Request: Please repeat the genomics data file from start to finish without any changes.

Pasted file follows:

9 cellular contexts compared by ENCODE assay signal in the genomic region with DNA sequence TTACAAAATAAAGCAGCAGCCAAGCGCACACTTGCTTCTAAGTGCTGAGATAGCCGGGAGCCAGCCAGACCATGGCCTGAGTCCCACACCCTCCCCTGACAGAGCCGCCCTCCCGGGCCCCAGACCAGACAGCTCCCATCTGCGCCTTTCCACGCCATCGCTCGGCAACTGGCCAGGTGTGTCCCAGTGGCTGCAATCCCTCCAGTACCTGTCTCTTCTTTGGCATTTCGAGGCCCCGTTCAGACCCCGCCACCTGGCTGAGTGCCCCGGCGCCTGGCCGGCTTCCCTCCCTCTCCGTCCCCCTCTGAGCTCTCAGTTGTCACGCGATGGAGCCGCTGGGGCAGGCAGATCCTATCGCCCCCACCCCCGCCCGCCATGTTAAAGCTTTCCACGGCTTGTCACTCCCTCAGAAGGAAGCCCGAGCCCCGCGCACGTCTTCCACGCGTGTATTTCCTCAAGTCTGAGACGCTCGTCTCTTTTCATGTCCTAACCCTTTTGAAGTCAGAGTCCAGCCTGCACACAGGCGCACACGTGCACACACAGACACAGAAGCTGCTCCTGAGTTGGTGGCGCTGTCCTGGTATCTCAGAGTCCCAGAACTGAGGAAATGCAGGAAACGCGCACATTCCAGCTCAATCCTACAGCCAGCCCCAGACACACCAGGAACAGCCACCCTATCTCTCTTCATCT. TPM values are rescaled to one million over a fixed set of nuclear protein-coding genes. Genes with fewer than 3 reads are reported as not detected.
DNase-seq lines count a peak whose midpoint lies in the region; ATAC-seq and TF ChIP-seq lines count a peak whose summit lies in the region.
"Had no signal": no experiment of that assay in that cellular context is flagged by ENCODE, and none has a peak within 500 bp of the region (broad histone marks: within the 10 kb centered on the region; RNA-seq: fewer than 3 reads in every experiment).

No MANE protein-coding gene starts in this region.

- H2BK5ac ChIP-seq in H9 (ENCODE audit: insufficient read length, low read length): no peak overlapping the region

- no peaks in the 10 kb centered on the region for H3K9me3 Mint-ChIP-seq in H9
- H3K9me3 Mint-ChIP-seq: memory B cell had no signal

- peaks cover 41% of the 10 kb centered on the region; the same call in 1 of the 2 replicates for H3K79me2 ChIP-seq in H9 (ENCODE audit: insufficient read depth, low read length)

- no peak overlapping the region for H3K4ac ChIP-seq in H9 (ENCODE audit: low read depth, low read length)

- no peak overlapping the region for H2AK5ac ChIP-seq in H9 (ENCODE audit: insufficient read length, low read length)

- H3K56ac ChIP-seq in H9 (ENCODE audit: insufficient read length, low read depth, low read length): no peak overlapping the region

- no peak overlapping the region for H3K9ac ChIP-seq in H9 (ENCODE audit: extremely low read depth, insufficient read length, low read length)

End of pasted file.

9 cellular contexts compared by ENCODE assay signal in the genomic region with DNA sequence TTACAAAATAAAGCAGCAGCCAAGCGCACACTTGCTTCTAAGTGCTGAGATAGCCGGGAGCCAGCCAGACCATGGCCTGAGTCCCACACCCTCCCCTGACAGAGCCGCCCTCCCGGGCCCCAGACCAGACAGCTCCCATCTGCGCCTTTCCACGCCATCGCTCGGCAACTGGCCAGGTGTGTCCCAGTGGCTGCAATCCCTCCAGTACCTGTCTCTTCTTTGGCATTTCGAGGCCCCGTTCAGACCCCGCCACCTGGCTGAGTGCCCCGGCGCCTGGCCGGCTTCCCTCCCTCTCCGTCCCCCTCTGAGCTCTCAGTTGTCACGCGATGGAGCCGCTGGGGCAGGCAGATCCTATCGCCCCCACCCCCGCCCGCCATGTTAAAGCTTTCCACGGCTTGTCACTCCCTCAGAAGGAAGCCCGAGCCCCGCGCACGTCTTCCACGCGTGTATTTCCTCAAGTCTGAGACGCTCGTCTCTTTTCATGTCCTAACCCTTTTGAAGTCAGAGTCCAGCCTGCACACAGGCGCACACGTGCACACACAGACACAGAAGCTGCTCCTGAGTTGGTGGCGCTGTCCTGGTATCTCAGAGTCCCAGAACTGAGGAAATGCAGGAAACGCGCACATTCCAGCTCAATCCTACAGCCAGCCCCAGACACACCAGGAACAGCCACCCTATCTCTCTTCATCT. TPM values are rescaled to one million over a fixed set of nuclear protein-coding genes. Genes with fewer than 3 reads are reported as not detected.
DNase-seq lines count a peak whose midpoint lies in the region; ATAC-seq and TF ChIP-seq lines count a peak whose summit lies in the region.
"Had no signal": no experiment of that assay in that cellular context is flagged by ENCODE, and none has a peak within 500 bp of the region (broad histone marks: within the 10 kb centered on the region; RNA-seq: fewer than 3 reads in every experiment).

No MANE protein-coding gene starts in this region.

- H2BK5ac ChIP-seq in H9 (ENCODE audit: insufficient read length, low read length): no peak overlapping the region

- no peaks in the 10 kb centered on the region for H3K9me3 Mint-ChIP-seq in H9
- H3K9me3 Mint-ChIP-seq: memory B cell had no signal

- peaks cover 41% of the 10 kb centered on the region; the same call in 1 of the 2 replicates for H3K79me2 ChIP-seq in H9 (ENCODE audit: insufficient read depth, low read length)

- no peak overlapping the region for H3K4ac ChIP-seq in H9 (ENCODE audit: low read depth, low read length)

- no peak overlapping the region for H2AK5ac ChIP-seq in H9 (ENCODE audit: insufficient read length, low read length)

- H3K56ac ChIP-seq in H9 (ENCODE audit: insufficient read length, low read depth, low read length): no peak overlapping the region

- no peak overlapping the region for H3K9ac ChIP-seq in H9 (ENCODE audit: extremely low read depth, insufficient read length, low read length)